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While higher fuel prices hurt consumers – and the state highway fund – they are helping the rest of state government avoid a budget squeeze this year.
This is despite a slowdown in the state's economy and an expected dip in certain tax collections, the Associated Press reported.
The high revenues from oil and natural gas production are serving as a financial safety net for the state.
"Very high prices for crude oil and natural gas are producing revenues that offset some weakness in revenues from the broad-based taxes and interest on the state's investments," Katherine Miller, secretary of the Department of Finance and Administration, said.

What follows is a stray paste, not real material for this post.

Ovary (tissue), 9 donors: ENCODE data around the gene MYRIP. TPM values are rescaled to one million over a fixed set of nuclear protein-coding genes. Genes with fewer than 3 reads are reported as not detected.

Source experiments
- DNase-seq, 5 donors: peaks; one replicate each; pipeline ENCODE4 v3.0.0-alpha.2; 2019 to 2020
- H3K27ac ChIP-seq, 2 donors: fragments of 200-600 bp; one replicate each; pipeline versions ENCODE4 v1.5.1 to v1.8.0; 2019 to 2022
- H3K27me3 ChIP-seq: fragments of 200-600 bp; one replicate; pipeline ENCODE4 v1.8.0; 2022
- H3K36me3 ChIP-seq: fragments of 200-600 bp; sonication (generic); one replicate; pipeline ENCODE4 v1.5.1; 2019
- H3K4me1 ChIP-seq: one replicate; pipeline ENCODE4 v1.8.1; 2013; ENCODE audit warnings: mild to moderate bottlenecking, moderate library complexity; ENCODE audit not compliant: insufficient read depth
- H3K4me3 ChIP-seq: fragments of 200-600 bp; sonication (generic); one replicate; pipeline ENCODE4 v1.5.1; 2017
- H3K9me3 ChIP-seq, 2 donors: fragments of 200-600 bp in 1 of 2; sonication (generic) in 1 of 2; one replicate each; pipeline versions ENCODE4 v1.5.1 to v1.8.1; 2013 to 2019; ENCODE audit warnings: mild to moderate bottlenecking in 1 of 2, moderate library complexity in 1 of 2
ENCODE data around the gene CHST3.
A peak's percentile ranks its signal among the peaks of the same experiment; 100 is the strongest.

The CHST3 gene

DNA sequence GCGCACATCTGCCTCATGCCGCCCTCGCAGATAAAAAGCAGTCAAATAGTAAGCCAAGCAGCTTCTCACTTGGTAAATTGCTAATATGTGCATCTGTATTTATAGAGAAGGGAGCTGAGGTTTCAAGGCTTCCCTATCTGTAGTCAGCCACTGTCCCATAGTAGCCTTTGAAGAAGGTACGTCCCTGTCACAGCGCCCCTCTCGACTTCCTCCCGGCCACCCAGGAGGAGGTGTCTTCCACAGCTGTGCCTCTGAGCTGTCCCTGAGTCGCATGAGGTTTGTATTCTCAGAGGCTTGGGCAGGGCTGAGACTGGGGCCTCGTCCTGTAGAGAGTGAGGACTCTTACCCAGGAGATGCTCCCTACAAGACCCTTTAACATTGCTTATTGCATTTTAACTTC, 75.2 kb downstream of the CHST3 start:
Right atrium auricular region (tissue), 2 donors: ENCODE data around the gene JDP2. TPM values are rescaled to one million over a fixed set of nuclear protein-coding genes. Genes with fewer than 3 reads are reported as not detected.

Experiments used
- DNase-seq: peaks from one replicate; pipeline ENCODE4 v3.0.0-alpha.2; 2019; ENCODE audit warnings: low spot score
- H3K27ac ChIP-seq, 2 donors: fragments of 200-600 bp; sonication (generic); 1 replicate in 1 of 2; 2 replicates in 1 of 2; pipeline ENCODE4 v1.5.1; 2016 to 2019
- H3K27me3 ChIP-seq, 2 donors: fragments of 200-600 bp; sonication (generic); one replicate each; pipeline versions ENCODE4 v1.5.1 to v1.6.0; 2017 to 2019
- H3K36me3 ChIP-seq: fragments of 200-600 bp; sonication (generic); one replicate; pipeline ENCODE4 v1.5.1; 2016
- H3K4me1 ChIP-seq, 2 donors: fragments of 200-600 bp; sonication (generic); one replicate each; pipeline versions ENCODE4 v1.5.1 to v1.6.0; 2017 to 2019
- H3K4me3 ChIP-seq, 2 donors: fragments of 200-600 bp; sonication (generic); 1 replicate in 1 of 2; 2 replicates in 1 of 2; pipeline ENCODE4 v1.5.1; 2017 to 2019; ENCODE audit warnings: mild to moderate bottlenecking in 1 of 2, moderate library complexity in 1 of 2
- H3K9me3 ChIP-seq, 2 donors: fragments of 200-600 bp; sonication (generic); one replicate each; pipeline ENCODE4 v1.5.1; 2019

Despite economic turmoil nationally and a slowing of New Mexico's economy, the state still expects to collect nearly $6 billion this fiscal year.
Even if the state's overall revenue collections fall short of projections, New Mexico maintains hefty cash reserves that can be used to cover a gap between revenues and spending.
Lawmakers and the Richardson administration use revenue projections to prepare the state's budget and track whether government is headed for a financial shortfall.
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